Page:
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Cause and effect is a major thread of argumentation. One thing leads to another. This follows that.
Smoking causes cancer. Doing push ups leads to arm muscle growth. Eating Twinkies leads to
childhood obesity and diabetes. We examine cause and effect relationships all the time. But, at a
very basic level, it is an argument that we make anytime that such a relationship is discussed. David
Hume, a 18th century British (Scottish) philosopher contributed heavily to the philosophy of
science, and specifically was concerned with the question of cause and effect and how we can
really know the relationship between the two. As Hume writes in his seminal text An Enquiry
Concerning Human Understanding:
To be fully acquainted, therefore, with the idea of power or necessary connexion, let us examine its
impression; and in order to find the impression with greater certainty, let us search for it in all the
sources, from which it may possibly be derived.
When we look about us towards external objects, and consider the operation of causes, we are
never able, in a single instance, to discover any power or necessary connexion; any quality, which
binds the effect to the cause, and renders the one an infallible consequence of the other. We only
find, that the one does actually, in fact, follow the other. The impulse of one billiard-ball is attended
with motion in the second. This is the whole that appears to the outward senses. The mind feels no
sentiment or inward impression from this succession of objects: consequently, there is not, in any
single, particular instance of cause and effect, any thing which can suggest the idea of power or
From the first appearance of an object, we never can conjecture what effect will result
from it. But were the power or energy of any cause discoverable by the mind, we could foresee the
effect, even without experience; and might, at first, pronounce with certainty concerning it, by mere
dint of thought and reasoning. (Section VII)
Here Hume points out the lack of what he calls “necessary connexion (archaic English spelling)” of
cause and effect. That connection is really just a mental thing. In a sense, our mind makes an
argument to ourselves that one billiard-ball caused the other one to move, or that being around Bob
when he had a cold made us sick. Hume is saying that we can observe the cause, and observe the
effect, but we make the mental argument that the two are connected.
In writing to an audience we need to consider that we have to convince them about the relationship
between these two things. The cause does in fact lead to the effect is, at a very basic level, an
argument. It could be argued against. Or someone could argue an opposite cause and effect
relationship, or that another cause was the real reason for the effect. We need to prove the cause
and effect relationship. We need to find sources to help us with that.
The basic structure of the THESIS or CLAIM will be as follows:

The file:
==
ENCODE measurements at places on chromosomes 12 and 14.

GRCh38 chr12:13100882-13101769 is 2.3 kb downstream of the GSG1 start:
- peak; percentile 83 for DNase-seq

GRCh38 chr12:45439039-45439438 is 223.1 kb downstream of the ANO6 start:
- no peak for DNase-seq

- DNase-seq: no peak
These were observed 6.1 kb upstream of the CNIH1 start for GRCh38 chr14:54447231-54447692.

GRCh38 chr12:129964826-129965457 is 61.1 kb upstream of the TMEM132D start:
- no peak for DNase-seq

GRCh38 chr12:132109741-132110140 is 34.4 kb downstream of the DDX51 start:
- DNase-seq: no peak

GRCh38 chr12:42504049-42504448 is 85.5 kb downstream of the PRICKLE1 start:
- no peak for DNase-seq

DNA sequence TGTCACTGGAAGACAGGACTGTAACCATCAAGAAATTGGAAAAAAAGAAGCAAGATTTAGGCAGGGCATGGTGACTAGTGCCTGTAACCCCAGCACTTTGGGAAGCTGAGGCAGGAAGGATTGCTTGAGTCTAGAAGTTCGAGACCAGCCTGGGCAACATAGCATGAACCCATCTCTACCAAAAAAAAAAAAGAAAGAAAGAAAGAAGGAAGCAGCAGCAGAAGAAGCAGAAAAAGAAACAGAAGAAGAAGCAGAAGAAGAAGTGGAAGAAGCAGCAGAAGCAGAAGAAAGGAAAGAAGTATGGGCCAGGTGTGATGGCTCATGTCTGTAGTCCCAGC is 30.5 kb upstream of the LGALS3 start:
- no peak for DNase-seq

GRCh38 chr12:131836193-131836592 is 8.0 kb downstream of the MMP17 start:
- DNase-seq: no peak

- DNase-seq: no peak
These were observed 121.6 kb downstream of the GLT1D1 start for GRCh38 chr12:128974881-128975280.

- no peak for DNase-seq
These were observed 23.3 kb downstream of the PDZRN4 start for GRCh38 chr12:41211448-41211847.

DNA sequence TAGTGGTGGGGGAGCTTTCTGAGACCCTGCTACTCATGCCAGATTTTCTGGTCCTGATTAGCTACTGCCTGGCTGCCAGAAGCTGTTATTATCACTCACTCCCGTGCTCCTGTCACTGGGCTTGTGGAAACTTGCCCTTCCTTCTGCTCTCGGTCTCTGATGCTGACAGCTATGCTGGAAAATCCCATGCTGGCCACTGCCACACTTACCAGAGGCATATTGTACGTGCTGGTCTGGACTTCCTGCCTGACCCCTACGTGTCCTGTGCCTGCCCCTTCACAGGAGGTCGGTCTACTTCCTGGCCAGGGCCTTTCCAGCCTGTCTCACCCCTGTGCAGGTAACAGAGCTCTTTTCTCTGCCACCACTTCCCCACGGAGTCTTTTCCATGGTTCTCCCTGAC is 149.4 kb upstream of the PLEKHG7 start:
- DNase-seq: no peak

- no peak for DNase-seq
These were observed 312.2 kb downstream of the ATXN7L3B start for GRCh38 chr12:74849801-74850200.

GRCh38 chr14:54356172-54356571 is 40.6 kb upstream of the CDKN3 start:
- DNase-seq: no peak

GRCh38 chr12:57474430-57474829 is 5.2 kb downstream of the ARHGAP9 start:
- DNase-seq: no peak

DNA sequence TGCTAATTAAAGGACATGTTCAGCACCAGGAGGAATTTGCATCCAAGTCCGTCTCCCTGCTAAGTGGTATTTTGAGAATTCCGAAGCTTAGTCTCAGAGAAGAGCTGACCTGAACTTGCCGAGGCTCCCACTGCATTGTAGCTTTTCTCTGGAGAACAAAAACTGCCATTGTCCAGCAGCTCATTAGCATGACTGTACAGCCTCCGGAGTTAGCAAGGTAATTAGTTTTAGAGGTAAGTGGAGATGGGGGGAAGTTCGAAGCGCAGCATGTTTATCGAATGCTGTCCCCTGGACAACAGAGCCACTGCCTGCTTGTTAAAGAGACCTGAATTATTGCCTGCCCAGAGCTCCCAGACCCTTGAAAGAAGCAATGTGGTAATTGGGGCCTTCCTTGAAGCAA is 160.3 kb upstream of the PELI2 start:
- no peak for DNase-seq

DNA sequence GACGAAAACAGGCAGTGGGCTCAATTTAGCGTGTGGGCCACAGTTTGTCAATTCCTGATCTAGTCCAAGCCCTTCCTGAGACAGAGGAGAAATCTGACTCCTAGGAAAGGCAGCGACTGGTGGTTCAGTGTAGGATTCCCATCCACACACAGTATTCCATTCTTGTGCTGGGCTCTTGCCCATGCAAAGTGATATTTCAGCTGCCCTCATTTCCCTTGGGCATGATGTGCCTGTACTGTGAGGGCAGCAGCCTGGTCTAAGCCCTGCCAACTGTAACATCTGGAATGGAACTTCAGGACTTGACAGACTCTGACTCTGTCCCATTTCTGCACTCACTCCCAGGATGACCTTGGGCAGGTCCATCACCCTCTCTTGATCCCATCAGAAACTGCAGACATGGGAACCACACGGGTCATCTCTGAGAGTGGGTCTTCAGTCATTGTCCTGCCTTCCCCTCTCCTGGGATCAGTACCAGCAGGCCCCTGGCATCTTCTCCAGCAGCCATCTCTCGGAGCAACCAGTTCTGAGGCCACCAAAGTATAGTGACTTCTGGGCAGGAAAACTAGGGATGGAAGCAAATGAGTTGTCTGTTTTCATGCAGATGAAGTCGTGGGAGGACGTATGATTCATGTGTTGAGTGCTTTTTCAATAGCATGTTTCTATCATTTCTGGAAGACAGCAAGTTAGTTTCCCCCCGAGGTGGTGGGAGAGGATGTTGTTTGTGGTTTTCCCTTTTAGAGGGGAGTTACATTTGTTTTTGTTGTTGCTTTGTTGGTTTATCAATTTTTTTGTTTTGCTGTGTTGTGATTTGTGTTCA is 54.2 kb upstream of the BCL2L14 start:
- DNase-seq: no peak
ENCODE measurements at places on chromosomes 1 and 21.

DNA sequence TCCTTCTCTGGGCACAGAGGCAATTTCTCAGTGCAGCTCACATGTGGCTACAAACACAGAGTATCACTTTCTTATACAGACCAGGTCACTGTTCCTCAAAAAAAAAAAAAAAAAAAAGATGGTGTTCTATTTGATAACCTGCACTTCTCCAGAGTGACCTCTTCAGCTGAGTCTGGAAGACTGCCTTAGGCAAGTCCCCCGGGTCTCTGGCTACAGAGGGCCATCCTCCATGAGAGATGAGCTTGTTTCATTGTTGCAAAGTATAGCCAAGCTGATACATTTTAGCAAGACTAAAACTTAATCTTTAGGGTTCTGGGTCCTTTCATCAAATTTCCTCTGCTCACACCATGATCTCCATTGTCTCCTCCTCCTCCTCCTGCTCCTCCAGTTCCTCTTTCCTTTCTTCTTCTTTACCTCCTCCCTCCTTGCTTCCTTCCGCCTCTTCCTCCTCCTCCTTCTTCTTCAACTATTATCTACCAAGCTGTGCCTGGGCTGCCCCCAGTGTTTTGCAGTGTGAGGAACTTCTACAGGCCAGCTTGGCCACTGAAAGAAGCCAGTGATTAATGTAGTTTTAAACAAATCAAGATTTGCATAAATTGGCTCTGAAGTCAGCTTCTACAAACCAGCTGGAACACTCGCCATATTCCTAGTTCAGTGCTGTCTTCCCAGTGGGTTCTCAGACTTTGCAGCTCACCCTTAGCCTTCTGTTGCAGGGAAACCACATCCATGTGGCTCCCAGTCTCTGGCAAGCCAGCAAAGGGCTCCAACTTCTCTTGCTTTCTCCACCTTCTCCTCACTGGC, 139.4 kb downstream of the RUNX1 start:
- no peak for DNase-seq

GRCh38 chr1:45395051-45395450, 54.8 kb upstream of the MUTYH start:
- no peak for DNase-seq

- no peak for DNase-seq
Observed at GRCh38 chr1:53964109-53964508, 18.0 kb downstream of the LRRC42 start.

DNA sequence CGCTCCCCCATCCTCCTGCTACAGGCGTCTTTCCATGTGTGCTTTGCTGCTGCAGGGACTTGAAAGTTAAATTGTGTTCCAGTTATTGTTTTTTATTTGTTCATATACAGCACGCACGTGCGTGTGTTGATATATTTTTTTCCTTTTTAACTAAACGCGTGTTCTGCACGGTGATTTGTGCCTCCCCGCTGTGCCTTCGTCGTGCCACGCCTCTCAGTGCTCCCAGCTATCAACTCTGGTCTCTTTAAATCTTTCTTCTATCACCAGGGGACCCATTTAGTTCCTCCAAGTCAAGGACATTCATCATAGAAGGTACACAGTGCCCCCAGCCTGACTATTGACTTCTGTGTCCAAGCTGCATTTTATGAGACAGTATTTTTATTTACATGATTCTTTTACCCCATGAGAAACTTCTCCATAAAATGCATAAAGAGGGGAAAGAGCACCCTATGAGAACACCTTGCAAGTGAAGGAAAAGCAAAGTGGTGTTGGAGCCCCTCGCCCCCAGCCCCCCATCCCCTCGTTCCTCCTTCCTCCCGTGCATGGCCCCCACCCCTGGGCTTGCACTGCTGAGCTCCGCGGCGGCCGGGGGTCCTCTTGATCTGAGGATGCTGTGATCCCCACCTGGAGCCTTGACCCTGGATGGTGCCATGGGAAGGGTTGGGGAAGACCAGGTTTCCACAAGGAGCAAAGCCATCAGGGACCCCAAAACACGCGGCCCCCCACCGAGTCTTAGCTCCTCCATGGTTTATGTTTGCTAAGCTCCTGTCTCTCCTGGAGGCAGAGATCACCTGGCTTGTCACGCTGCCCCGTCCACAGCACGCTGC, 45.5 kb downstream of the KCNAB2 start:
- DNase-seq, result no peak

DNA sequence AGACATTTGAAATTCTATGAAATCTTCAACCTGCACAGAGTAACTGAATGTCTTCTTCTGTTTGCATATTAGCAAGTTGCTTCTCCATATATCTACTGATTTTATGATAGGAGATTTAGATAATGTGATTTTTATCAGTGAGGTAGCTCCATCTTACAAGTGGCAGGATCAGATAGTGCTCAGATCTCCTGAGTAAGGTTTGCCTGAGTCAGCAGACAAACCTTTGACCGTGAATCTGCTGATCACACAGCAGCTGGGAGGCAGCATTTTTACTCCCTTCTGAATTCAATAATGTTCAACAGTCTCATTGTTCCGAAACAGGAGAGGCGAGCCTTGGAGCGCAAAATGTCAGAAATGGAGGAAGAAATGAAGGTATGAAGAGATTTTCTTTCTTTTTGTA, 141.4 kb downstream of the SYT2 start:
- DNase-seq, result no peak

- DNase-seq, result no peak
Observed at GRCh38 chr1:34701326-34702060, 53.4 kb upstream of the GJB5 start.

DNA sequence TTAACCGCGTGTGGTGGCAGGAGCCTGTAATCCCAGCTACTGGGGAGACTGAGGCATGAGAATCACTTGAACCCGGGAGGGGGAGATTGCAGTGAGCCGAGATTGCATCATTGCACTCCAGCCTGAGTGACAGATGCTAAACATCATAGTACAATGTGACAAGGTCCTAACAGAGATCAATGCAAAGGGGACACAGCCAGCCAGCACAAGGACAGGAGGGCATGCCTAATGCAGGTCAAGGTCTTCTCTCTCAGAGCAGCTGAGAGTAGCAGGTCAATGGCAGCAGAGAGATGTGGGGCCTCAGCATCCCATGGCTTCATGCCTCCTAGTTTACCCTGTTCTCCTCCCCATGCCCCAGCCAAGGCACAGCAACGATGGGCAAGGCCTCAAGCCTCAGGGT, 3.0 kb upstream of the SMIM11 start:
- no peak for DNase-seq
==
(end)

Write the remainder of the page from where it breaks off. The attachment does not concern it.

A (cause) leads to B (effect). This is the simplest relationship to argue. It is one single cause leading
to one single effect.
Another possible scenario is up to three causes leading to one single effect. This is more
challenging. And the final way is to have one cause leading up to three possible effect. Both of
these styles of theses are more complex.
Note: having multiple causes and multiple effects in the same thesis is dangerous. Why?
When arguing for a cause effect relationship, one must be certain not to conflate causation with
correlation. In other words, two facts could be wrongly examined as a cause and effect relationship.
For instance, the fact that ice cream sales increase in the summer, and home break-ins increase in
the summer are both fairly self evident. A faulty cause and effect argument might be fashioned out
of those two facts, stating that “ice cream causes home break-ins”. Such an argument would be
illogical, and moreover, lacking evidence to prove. In Anthony Weston’s A Rulebook for Arguments
Chapter V, he lays out some of the considerations for causal argumentation (32). He describes that
many of the medical and scientific arguments made are in fact governed by some sense of
correlation (Weston 33). Dissecting further nuances of the cause and effect relationship is
imperative. The reader needs to be convinced.
You will need three sources for this essay. Those sources should be found through the Library’s
database search. There should be a tab on the left side of the Blackboard site marked “Library”.
Click on that, and look for the prompt marked “Databases”.
You will want to analyze those sources, and weed out sources that do not fit with what you are
wanting to say. You probably want to have a source that “disagrees” with what you are trying to say.
Why? Think about that as you peruse sources.
You will also, of course, want to cite your findings both in text and on a Works Cited page per MLA
guidelines. This must be at least 4-6 pages in length.